While We Were Out: A Kid/Food News Round-Up

while you were celebratingHappy 2015, TLT’ers!  

I think I forgot to mention here that I was taking a hiatus from blogging, but if you happened to notice my three weeks of silence on TLT, you probably figured that out.  :-)

My blogging break started in late December, when I had the pleasure of attending (and speaking at) a conference in Washington, DC arranged by the Center for Science in the Public Interest and the Pew Charitable Trusts.  It was a gathering of the National Alliance for Nutrition and Activity “Council of States,” which meant I had the chance to meet and talk with leading food policy advocates from all over the country.  For someone who usually does this sort of work alone at her kitchen table, it was an incredibly stimulating and educational two days, so huge thanks to CSPI and the Pew Charitable Trusts for inviting me to attend!

And now here’s a round-up of some of the kid/food news you may have missed while you were relaxing and celebrating with your families:

More On Home-Packed vs. Cafeteria Lunches

Another study has found that home-packed lunches are, statistically speaking, nutritionally subpar as compared to cafeteria lunches.  I addressed another study’s similar findings back in July and my take is this: school meals may well be superior to home packed lunches from a “nutritionism” standpoint, in that every nutrient in school meals is analyzed and accounted for.  But a myopic focus on nutrients can still result in a very highly processed, chemical-filled meal that many parents choose to avoid. That said, for parents with few resources or little nutrition education, school lunch is no doubt vastly superior to home packed lunches, if a lunch can even be packed at all.  That’s why I so strongly support the National School Lunch Program and will continue to work hard to defend the new, healthier school meal standards.

Which leads us to….

Republican Congress Gearing Up to Weaken School Nutrition Standards

We’ve certainly known this was coming, but Helena Bottemiller Evich of Politico has written an informative preview of how the new, Republican-controlled Congress is planning on rolling back several key Obama administration food policy initiatives, including improvements to school food.  This is a serious challenge for school food advocates, and we’ll be talking more about it in the weeks and months ahead.

Maybe Family Dinner Isn’t So Endangered After All

Or so says the Washington Post.

Getting Junk Food Out of Classroom Parties

Out of concern over student health and food allergies, several school districts in Pennsylvania clean up their classroom parties.  (Hat tip: SNA Smart Brief)

Is Fast Food Adversely Affecting Children’s Brains?

A study discussed in the Washington Post (and many other news outlets) found an inverse correlation between children’s fast food consumption and their test scores, even when factors like socioeconomic status were ruled out.  What was most astonishing to me was this troubling 2008 statistic cited in the WashPo story: “Nearly a third of American kids between the ages of 2 and 11 — and nearly half of those aged 12 to 19 — eat or drink something from a fast food restaurant each day.”

Does the Timing of Recess Reduce School Food Waste?

It’s long been believed that allowing kids to take recess before lunch leads to greater fruit and vegetable consumption and less food waste, but a new study reported on by Reuters says otherwise.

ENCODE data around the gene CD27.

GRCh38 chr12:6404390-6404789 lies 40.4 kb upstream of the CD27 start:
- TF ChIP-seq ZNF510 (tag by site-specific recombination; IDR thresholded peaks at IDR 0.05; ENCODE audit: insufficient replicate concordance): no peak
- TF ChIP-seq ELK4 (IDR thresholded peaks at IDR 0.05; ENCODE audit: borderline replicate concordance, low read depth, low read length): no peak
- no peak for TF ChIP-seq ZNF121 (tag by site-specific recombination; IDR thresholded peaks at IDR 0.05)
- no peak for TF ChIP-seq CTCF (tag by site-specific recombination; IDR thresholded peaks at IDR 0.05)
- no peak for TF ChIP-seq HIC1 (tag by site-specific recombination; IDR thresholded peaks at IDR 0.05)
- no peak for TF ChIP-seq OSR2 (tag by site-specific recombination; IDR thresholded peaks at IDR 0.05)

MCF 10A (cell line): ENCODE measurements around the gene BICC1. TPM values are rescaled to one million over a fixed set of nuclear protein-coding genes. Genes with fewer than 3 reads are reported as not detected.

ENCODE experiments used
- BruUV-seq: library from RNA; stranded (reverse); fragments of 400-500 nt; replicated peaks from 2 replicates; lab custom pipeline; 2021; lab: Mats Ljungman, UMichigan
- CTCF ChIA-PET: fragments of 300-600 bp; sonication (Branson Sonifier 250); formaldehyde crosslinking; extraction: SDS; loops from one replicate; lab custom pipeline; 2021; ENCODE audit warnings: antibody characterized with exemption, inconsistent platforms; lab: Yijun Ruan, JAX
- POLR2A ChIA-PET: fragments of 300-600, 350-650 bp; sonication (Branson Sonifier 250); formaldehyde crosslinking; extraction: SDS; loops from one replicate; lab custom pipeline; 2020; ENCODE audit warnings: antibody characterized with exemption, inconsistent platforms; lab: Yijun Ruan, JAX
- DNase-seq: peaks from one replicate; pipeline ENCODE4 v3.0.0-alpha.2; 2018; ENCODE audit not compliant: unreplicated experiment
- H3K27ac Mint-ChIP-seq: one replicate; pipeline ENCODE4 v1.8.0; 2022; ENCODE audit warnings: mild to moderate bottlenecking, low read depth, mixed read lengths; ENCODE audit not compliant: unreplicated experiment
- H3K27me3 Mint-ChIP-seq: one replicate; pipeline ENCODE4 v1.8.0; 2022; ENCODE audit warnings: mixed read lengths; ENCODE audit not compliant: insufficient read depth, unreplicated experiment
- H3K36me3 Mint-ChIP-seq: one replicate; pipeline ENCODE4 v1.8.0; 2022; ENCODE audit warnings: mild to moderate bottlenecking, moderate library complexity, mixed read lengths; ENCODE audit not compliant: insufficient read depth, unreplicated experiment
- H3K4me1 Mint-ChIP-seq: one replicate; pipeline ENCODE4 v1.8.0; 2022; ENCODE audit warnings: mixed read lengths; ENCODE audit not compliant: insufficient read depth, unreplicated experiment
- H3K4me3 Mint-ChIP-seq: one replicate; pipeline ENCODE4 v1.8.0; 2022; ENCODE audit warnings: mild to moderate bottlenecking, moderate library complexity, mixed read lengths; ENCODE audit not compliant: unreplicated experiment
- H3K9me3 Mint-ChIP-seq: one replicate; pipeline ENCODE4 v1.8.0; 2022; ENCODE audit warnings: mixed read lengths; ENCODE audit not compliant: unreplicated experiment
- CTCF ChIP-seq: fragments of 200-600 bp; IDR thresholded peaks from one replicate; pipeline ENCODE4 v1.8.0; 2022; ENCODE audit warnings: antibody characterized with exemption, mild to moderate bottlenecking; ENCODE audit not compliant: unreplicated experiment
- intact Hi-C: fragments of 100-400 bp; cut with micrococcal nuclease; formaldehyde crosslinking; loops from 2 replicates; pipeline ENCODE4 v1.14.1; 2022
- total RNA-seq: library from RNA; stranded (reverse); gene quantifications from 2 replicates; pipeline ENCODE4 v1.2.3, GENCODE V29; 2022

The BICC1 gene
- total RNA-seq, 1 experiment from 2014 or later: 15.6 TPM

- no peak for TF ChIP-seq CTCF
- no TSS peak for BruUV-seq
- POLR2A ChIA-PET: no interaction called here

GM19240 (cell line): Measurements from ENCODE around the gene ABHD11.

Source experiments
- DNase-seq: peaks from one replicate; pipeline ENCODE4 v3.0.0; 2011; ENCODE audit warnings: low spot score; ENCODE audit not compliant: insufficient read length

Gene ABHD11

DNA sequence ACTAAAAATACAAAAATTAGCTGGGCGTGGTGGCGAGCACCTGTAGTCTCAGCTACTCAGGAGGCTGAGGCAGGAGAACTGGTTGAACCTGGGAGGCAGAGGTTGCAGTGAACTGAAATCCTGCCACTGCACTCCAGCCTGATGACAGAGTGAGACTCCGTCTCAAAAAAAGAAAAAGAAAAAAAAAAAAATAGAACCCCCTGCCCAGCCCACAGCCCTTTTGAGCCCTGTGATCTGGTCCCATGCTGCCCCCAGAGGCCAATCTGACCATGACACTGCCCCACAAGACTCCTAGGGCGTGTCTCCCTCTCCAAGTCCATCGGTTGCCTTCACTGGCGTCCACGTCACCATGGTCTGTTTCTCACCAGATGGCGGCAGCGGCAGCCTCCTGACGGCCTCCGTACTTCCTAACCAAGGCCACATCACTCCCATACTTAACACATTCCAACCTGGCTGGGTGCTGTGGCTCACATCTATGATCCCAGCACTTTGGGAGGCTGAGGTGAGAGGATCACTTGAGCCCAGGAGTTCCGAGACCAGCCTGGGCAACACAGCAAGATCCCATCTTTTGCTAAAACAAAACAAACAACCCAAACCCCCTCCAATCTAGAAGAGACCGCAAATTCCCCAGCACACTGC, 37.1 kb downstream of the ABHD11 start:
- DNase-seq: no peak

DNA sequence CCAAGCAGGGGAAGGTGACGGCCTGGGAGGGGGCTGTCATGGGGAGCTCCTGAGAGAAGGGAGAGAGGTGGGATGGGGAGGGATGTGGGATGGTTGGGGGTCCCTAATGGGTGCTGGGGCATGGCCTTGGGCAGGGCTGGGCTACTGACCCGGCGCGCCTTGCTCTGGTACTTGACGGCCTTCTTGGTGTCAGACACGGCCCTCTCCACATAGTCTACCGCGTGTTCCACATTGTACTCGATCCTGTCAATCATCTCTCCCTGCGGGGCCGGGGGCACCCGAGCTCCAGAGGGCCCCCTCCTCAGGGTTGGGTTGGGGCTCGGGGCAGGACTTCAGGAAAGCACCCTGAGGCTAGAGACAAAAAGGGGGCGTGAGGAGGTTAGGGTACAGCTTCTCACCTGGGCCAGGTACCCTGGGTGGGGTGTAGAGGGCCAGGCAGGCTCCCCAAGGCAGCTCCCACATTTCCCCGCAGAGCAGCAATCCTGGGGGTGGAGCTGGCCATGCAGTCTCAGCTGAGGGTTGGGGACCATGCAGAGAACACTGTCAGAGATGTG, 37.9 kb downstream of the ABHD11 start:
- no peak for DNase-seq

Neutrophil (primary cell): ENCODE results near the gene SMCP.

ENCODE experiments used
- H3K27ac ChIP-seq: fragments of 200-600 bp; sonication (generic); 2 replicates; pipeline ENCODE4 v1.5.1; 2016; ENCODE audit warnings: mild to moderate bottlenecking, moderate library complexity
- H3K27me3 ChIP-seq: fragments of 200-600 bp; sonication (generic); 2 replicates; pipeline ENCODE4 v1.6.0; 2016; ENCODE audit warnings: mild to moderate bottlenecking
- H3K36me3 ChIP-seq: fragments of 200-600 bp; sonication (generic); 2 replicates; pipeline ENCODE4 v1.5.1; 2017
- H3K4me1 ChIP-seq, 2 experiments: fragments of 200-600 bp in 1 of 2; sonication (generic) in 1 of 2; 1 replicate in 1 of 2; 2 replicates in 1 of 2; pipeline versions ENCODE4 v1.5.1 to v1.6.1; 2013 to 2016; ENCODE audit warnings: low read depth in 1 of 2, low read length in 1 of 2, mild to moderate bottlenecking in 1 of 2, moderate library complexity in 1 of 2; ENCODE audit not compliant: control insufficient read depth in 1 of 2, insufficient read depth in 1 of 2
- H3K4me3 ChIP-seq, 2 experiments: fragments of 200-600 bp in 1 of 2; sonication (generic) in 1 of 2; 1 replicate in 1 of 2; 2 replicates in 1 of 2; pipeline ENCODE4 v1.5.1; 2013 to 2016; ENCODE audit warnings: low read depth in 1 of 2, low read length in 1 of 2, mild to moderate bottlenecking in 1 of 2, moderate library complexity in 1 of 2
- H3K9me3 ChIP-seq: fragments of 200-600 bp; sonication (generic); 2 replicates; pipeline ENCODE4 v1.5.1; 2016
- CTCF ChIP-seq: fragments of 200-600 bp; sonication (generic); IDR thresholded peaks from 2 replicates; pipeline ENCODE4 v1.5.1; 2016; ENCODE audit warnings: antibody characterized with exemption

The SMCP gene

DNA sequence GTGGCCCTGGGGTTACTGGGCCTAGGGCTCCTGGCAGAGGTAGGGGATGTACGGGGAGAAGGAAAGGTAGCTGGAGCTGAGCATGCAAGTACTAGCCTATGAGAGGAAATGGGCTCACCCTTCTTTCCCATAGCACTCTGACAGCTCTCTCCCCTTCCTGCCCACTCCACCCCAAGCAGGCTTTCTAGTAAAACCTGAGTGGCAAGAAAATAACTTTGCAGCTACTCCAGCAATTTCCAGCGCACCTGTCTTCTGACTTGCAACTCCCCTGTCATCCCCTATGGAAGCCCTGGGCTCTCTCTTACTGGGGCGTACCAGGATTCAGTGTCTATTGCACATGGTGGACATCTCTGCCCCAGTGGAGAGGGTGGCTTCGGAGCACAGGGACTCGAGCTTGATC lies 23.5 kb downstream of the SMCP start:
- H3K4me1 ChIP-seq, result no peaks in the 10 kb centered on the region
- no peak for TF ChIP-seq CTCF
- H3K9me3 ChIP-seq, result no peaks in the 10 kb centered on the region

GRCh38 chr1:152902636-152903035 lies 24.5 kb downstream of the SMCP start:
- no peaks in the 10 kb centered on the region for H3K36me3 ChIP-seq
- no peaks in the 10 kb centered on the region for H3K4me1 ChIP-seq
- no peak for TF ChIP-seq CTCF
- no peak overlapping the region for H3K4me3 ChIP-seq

Coming Soon: The Lunch Tray’s Makeover!

Finally, before the month is out I’ll be unveiling an entirely new look for The Lunch Tray.  I’ve been working on the design with the super-talented Rita Barry, aka Blog Genie, and while I might be a tad biased, I think it’s just so pretty.   :-)  In connection with the blog’s relaunch I’ve also created lots of helpful new resources which I can’t wait to share with you.  Stay tuned.

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#Thanks4RealMichelleObama

You may have already heard about a new Twitter hashtag that’s making national news: disgruntled kids are taking photos of their unappetizing school lunches and sharing them on Twitter with a sarcastic #thanksmichelleobama.  A recent Buzz Feed post about the trend has already received an astonishing two million views.

Some of the photos shared by students are indeed stomach-turning.  This one in particular has received a lot of attention, for obvious reasons:

gross lunch
click on the photo to enlarge

I have a few things to say about all this:

  • First, a word to the kids tweeting these photos.  Um, guys, you know Michelle Obama’s not actually in your school kitchen, right?  The First Lady supports common sense nutrition standards, like “kids need more fruits and vegetables,” but she has nothing to do with school menus (that would be your district) and she’s never instructed anyone to put disgusting glop on your tray.  Whoever prepared the travesty pictured above probably should be publicly shamed — but that person isn’t Michelle Obama.
  • This isn’t the first time photos of unappetizing school food have gone viral; last year I wrote a post (“School Food Gets Its Close-Up, But Is It a Fair One?”) about another, similar campaign.  Kids griping about school food is a time-honored tradition that’s likely been going on for as long as we’ve had school food, and certainly well before we had cell phones, but that doesn’t mean all school meals are bad.  In fact, some are pretty great.
  • As I wrote in the post mentioned above, if you’re using a cell phone camera to make food look as disgusting as possible, you’re likely to succeed.  Even when I use my cell phone camera to make food look good, I sometimes fail miserably. Here’s an Indian dinner I once cooked for my family including chana masala, whole wheat naan, homemade raita and chutney: